Throughout this week, the Brent Crude price has experienced a decline of USD 3 per barrel, despite ongoing turmoil in the Middle East. Price fluctuations have ranged from highs of USD 91 per barrel at the beginning of the week to lows of USD 87 per barrel as of yesterday evening.

Ole R. Hvalbye, Analyst Commodities, SEB
Ole R. Hvalbye, Analyst Commodities, SEB

Following the release of yesterday’s US inventory report, Brent Crude once again demonstrated resilience against broader macroeconomic concerns, instead focusing on underlying market fundamentals.

Nevertheless, the recent drop in prices may come as somewhat surprising given the array of conflicting signals observed. Despite an increase in US inventories—a typically bearish indicator—we’ve also witnessed escalating tensions in the Middle East, coupled with the reinstatement of US sanctions on Venezuela. Furthermore, there are indications of impending sanctions on Iran in response to the recent attack on Israel.

Treasury Secretary Janet Yellen has indicated that new sanctions targeting Iran, particularly aimed at restricting its oil exports, could be announced as early as this week. As previously highlighted, we maintain the view that Iran’s oil exports remain vulnerable even without further escalation of the conflict. It appears that Israel is exerting pressure on its ally, the US, to impose stricter sanctions on Iran, an action that is unfolding before our eyes.

Iran’s current oil production stands at close to 3.2 million barrels per day. Considering additional condensate production of about 0.8 million barrels per day and subtracting domestic demand of roughly 1.8 million barrels per day, the net export of Iranian crude and condensate is approximately 2.2 million barrels per day.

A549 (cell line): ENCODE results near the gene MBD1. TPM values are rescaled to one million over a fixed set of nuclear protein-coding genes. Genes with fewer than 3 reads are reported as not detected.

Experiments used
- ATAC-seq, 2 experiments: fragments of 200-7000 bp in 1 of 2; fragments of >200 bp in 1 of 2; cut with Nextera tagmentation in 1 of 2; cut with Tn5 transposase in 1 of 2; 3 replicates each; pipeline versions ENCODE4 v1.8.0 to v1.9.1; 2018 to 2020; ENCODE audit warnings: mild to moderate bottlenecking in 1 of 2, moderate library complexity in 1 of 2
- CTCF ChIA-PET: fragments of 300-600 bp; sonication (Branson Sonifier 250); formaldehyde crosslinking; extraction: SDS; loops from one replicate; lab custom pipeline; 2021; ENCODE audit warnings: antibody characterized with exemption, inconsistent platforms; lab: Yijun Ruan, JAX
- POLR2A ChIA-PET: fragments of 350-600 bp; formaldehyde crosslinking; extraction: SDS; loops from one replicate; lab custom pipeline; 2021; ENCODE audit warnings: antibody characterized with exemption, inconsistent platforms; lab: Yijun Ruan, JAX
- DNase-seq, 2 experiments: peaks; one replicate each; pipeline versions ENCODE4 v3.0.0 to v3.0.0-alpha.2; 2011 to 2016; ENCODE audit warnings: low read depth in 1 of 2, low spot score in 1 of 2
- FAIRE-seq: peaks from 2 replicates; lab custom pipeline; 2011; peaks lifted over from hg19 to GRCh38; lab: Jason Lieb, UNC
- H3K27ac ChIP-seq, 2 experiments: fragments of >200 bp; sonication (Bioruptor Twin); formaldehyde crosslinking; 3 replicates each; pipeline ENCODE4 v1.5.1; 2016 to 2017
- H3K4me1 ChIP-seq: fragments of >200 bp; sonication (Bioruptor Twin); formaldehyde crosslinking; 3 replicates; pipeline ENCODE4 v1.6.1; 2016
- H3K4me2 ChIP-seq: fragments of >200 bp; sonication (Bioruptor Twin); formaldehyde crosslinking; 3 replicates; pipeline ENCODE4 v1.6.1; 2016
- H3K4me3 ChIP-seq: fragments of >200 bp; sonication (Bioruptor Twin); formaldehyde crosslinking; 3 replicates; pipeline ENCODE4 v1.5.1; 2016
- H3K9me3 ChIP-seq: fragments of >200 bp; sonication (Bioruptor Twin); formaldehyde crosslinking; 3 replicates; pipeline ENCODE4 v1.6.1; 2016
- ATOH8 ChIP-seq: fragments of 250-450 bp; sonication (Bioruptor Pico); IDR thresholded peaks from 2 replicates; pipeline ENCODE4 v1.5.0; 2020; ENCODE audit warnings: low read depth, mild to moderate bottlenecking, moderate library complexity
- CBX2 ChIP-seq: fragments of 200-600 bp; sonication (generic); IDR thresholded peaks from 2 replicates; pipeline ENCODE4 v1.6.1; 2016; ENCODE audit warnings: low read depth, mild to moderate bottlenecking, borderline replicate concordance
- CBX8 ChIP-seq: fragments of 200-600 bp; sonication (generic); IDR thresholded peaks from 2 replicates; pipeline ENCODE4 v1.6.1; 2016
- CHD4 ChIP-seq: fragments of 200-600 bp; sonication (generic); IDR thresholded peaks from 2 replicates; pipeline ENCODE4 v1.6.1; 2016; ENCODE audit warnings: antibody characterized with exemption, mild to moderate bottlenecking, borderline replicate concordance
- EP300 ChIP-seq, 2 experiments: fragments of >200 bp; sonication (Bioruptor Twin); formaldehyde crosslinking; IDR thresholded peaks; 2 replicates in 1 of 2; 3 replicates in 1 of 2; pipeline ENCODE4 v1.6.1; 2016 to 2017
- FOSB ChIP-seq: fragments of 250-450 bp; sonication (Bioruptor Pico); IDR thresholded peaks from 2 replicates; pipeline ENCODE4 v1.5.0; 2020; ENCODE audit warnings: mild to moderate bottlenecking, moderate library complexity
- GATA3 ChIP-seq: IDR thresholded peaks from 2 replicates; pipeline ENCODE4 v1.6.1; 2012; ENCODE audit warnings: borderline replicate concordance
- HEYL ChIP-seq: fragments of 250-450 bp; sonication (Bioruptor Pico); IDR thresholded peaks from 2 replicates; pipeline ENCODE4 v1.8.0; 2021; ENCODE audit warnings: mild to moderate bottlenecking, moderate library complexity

However, the uncertainty surrounding the enforcement of such sanctions casts doubt on the likelihood of a complete ending of Iranian exports. Approximately 80% of Iran’s exports are directed to independent refineries in China, suggesting that US sanctions may have limited efficacy unless China complies. The prospect of China resisting US pressure on its oil imports from Iran poses a significant challenge to US sanctions enforcement efforts.

Furthermore, any shortfall resulting from sanctions could potentially be offset by other OPEC nations with spare capacity. Saudi Arabia and the UAE, for instance, can collectively produce an additional almost 3 million barrels of oil per day, although this remains a contingency measure.

In addition to developments related to Iran, the Biden administration has re-imposed restrictions on Venezuelan oil, marking the end of a six-month reprieve. This move is expected to impact flows from the South American nation.

Meanwhile, US crude inventories (excluding SPR holdings) surged by 2.7 million barrels last week (page 11 attached), reaching their highest level since June of last year. This increase coincided with a decline in measures of fuel demand (page 14 attached), underscoring a slightly weaker US market.